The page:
“Cosmeceutical” and “scientific” are some of the words that come to mind when thinking of German skin-care brands like Dr. Barbara Sturm and Augustinus Bader. But with the rise of wellness, the G-beauty world is increasingly getting on board with the concepts of “clean,” “natural” and “plant-based” marketing. 

German skin-care brand Babor, for example, launched its Cleanformance line globally in July 2020 following Central Europe in May, with an emphasis on plant-based, sustainably sourced natural ingredients. These include red maple bark extract, CBD isolate, prebiotics and probiotics found in a nine-product collection of cleansers, serums, an eye cream, moisturizers and an overnight mask. The new launch comes at a time when “clean,” “natural” and “clinical” are driving beauty sales. NPD Group attributed 70% of U.S. prestige skin-care sales growth to natural brands in the first half of 2019, while close to half of prestige skin-care brands use clinical ingredients. In addition, the number of clinical brands making claims about clean ingredients doubled last year.

“When consumers think about German products, they think about engineering; they think about quality,” said Ben Simpson, Babor Americas svp of marketing. “When you think about German skin care, you often do think cosmeceutical.” 

According to Simpson, the combination of German cosmeceutical branding with clean and natural will be a plus for the 64-year-old brand. “We really noticed in the clean, natural space, there wasn’t really an element of performance. We felt like we could bring something that wasn’t already there, and that was a clean, cosmeceutical, high-performance, natural brand.”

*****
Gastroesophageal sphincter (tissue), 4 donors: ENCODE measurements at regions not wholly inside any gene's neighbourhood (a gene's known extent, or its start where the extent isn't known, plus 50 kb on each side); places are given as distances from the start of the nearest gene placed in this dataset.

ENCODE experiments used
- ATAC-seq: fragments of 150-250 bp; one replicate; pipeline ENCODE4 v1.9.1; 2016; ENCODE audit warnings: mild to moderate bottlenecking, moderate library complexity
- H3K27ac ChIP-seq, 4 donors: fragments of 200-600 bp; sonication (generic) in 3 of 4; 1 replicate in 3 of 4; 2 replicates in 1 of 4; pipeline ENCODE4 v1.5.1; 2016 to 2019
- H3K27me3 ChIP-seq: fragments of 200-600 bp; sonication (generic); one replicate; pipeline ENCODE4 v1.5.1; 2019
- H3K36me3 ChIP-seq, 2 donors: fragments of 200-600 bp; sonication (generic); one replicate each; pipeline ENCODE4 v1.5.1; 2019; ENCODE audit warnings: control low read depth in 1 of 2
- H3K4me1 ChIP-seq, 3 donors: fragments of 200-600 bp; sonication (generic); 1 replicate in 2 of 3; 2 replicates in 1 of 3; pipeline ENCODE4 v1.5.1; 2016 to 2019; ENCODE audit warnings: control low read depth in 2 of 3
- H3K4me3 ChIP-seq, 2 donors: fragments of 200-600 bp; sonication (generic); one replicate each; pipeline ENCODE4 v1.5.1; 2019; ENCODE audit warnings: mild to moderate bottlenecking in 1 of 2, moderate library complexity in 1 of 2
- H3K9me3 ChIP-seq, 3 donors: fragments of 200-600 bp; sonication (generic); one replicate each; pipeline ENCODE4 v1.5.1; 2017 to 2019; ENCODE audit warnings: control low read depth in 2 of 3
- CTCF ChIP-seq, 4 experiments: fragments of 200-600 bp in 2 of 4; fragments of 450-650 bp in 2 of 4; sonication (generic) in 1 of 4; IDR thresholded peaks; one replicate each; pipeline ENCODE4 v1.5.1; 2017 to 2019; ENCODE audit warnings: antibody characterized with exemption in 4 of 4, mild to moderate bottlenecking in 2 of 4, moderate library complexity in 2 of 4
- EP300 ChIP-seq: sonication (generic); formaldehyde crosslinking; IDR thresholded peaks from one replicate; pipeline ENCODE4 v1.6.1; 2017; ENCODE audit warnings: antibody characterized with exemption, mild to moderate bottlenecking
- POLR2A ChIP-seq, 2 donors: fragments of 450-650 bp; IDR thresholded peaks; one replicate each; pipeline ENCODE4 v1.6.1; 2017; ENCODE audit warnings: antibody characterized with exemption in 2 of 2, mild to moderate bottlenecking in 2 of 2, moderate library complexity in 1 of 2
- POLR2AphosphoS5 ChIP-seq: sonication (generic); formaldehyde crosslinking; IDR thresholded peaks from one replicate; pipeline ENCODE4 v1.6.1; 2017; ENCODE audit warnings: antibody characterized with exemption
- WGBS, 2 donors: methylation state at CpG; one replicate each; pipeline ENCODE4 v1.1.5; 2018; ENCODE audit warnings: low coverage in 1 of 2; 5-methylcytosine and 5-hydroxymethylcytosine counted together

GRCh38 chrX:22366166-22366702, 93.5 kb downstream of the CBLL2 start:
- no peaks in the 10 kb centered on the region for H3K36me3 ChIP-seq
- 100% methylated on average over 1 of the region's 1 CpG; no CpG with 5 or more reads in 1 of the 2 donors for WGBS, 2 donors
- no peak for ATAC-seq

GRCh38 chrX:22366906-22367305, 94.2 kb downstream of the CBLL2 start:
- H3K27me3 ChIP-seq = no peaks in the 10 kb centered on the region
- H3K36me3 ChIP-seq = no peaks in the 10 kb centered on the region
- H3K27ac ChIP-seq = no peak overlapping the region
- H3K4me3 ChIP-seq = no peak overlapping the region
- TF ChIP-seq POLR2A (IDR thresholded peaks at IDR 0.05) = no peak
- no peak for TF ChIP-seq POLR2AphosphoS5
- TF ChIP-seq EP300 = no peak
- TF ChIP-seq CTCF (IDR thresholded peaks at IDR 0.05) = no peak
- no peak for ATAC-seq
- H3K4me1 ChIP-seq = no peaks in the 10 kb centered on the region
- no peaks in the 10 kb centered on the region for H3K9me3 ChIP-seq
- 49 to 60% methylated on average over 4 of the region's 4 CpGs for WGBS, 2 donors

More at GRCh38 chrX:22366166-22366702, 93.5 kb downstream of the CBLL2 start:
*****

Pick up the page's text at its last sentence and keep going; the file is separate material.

Marketing imagery and language highlight Babor’s new emphasis on clean and natural, with the brand’s site and social media showing photos of plants and descriptions of the beneficial properties of red maple bark. The brand also highlights that the products are 100% vegan, with no silicones, microplastics, parabens, phthalates, sulfates, gluten, mineral oil, synthetic fragrances, PEG, GMOs or talc.

Since launching, the collection has become the second most popular on the brand’s DTC site. During the pandemic, DTC e-commerce has made up 39% of the brand’s sales.

Babor is not the first cosmeceutical German beauty brand to adopt this duality in its messaging. Dr. Hauschka also heavily emphasizes organic and plant-based ingredients, with an ingredients page on its site explaining that all products are certified natural. And cult brand Dr. Barbara Sturm intersperses its Instagram feed with photos featuring aloe plants and green juice to appeal to the wellness set. It is also merchandised within “Clean at Sephora.”

“Naturals are a huge thing for Germans,” said Simpson. Germany remains the brand’s largest single market, with a 40% share of its total sales.

This branding can especially help German beauty brands reach a younger consumer. According to a 2018 survey by AlixPartners, “natural” ingredients were the most important attribute in beauty and personal care products for global consumers ages 18-34. 

“Research has certainly shown that millennials and Gen Z, as well as the beauty consumer [in general] right now, are certainly interested in probiotics,” said Simpson. 

The collection is currently available on Babor’s DTC site as well as at hotel and spa partners. On the brand’s DTC site, it has launched special initiatives during Covid-19 for its North America and Europe spa partners that had to close their doors. In order to drive foot traffic when they reopen, the brand is promoting an affiliate program for the partners and offered vouchers for spas in the U.S. with DTC site purchases.

“We’ve been quite fortunate to ride the G-beauty wave,” said Simpson. “I don’t see it going away, I don’t really see it fading,” he said.